This winter I had the honor of being asked to join the panel of judges in the annual Winter Writing Contest hosted at The Write Practice. While I’ll admit it was a time consuming activity, I found it thoroughly enlightening and am so happy I was able to participate in this contest.
Over 300 writers entered the contest this year and I saw a tremendous variety of stories, from all genres of fiction, as well as a diverse group of non-fiction stories, all sharing a common theme of “Two Worlds”.
My take-away as one of the judges was that it was easy to agree on a few of the top stories, but fairly difficult to agree on some of the others. I don’t know if I have the right to speak of the actual judging process, so that’s about all I’ll say about that part.
But I would like to share a couple of the things I’ve learned through this process.
It IS possible to read 50+ short stories in a week.
We had to read a lot of short stories. A lot. And unlike reading for Theme of Absence, I couldn’t stop reading at the point I consider the story a “no”. When you’re a judge in a contest, I believe it’s your responsibility to read the entire story from beginning to end, especially if the entrant has requested feedback.
Other writers make the same mistakes as me.
One thing I saw quite often were what I would consider “beginner mistakes.” I’m not criticizing the quality of the writing; I’m just saying that a lot of the things I used to see in my own writing (and have hopefully fixed by now) showed up in a lot of the entries. Little things that the writers can fix in future revisions, like occasional head-hopping, passive voice, too many adverbs, etc.
I enjoy giving feedback.
I really do. I take pride in the fact that Theme of Absence is listed in Duotrope‘s Most Personal Markets. I feel like if I’m going to take the time to read your story, I might as well give you some tips on how you could make it better, right? And in this contest, writers were given the option to receive feedback, so I’m happy to abide.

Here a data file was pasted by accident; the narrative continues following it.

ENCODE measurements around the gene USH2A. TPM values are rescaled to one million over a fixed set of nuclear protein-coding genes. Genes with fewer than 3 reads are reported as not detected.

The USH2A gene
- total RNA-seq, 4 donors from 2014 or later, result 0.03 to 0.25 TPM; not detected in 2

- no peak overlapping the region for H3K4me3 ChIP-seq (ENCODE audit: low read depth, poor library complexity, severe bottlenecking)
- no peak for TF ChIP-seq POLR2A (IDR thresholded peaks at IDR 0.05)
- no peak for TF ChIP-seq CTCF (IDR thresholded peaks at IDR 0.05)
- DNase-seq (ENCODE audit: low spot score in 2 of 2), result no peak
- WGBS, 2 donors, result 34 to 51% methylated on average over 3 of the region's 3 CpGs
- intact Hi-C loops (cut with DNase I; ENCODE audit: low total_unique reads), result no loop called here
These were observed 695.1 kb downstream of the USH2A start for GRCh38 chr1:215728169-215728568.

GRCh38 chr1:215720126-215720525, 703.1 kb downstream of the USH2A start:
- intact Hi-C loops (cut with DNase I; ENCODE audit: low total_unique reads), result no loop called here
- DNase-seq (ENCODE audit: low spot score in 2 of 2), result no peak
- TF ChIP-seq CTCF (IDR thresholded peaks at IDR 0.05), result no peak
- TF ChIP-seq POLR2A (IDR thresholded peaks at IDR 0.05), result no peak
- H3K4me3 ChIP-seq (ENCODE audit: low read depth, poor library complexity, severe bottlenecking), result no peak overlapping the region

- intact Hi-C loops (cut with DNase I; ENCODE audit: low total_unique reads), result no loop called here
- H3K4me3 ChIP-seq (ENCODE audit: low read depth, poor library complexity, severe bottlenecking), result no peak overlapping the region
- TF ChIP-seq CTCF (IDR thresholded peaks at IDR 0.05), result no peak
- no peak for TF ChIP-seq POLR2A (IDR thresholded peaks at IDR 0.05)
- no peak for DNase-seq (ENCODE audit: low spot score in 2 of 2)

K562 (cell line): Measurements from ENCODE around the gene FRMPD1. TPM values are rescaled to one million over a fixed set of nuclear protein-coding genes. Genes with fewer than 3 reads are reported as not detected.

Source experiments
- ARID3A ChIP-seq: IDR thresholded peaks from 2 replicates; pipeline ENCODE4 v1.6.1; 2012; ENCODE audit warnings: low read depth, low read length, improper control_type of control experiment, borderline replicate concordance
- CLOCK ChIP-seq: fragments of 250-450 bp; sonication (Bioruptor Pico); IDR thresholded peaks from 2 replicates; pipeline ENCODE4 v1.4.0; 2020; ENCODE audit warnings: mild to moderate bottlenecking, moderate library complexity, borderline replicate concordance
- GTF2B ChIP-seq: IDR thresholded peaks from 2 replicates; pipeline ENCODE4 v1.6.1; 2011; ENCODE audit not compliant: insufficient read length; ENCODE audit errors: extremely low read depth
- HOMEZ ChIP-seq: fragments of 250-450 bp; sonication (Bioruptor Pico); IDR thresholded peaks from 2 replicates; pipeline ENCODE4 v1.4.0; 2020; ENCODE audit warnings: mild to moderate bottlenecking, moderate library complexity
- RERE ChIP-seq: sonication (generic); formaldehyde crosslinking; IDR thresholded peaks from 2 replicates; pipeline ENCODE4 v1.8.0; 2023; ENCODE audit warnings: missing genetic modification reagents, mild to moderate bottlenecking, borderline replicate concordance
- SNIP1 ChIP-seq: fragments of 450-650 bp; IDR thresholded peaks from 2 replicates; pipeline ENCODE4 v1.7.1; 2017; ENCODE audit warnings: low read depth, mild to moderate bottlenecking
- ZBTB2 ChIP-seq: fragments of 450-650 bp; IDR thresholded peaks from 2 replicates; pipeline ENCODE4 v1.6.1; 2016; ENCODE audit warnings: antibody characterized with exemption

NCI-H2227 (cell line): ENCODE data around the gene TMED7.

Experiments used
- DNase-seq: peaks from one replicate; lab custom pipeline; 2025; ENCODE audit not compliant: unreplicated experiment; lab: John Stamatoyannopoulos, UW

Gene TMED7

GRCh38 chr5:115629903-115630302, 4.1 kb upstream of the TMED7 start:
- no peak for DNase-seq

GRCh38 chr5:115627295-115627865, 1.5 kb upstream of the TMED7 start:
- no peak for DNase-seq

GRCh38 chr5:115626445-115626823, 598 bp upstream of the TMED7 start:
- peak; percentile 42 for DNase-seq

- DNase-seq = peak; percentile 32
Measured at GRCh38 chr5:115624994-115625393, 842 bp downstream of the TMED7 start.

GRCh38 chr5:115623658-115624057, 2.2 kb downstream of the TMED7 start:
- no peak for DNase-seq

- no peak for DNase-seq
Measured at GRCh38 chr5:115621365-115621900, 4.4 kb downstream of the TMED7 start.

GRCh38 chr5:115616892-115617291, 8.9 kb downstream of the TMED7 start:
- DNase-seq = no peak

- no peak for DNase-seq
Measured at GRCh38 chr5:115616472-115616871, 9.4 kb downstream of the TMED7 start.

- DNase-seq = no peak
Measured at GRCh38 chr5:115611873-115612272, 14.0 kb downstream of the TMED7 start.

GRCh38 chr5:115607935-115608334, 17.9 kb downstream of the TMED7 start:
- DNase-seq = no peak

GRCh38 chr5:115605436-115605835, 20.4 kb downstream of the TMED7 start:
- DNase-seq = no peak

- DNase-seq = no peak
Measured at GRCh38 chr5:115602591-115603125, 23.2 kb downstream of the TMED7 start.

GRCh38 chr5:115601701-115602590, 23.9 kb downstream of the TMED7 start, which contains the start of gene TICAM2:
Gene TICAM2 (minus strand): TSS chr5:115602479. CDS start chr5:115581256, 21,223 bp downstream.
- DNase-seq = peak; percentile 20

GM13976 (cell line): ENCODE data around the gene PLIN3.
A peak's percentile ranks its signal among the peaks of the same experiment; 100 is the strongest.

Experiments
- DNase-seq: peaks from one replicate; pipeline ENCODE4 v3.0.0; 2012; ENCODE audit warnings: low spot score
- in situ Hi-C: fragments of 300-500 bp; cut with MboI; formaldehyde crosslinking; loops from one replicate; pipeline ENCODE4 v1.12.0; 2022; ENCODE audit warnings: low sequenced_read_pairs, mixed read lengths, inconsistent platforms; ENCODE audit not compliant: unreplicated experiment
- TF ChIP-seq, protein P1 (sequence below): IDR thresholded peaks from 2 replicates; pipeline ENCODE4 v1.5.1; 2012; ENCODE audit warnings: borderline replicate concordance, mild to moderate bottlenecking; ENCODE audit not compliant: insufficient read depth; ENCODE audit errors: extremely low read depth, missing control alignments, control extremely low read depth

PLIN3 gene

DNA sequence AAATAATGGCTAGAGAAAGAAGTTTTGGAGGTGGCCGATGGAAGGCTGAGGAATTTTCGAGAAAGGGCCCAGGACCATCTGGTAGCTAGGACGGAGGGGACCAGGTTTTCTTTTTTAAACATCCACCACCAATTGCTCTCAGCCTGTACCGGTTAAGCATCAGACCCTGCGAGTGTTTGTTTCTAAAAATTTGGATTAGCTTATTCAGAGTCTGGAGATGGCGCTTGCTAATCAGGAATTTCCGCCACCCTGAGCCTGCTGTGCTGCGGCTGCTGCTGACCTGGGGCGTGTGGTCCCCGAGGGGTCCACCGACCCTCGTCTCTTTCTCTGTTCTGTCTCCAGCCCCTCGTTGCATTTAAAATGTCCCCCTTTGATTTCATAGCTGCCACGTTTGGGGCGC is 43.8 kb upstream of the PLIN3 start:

Judging is a lot different than reading submissions.
I mentioned earlier that at Theme of Absence, I can stop reading submissions as soon as I know it’s a “no”. And that’s true. Even though I read over 90% of the submissions all the way through, I usually know whether or not I’ll accept it in the first few paragraphs. And sometimes I do stop reading, especially on the longer submissions.
But that’s what makes judging a contest different than being a submissions editor. When you’re reading submissions, (and maybe not everyone will admit this) you’re looking for a reason to reject the story as you read it. It’s like a negative thing. You add up all of the bad parts and consider whether or not you can overlook them, or try to fix them if the story is good enough.
As a judge, it was the opposite of that. I felt like it was my duty to keep an open mind as I read each story, and instead of looking for reasons to reject it (like an editor would) I looked for reasons for it to advance to the next round. It was really neat to change the way I looked at other peoples’ work.
Finally, I think you (and I) should enter some contests.
So everything I mentioned about was mostly my take as an editor, with the exception of seeing some of the same mistakes I’ve often made. But as a writer, I realized that the people submitting to contests such as this one are just like me. There were varying levels of success and experience from the submitting writers, but in the end, we’re all just people out there trying to make it and we’ve all got strengths and weaknesses in our writing.
There’s not reason to be intimidated by contests or publications, and I just might try entering one of my unpublished stories to a Write Practice Contest sometime. And I think you should too, especially if you’re a newer writer. Here’s the link to their contest page. Do consider. At least click on over to The Write Practice and check out their blog. They’ve got a great site, and you can often find me lurking around in their comments section.
And finally, while we’re on the topic of contests, give Theme of Absence a look this fall, as I’ve run an annual Halloween Flash Fiction contest for the last two years and will be doing it again this year.
So to close out, I’d like to thank The Write Practice staff and Alice Sudlow, in particular, for inviting me to participate in the Winter contest. It was a great experience.
Have you entered any writing contests? What was the experience like and how did you do? Leave a comment and let us know!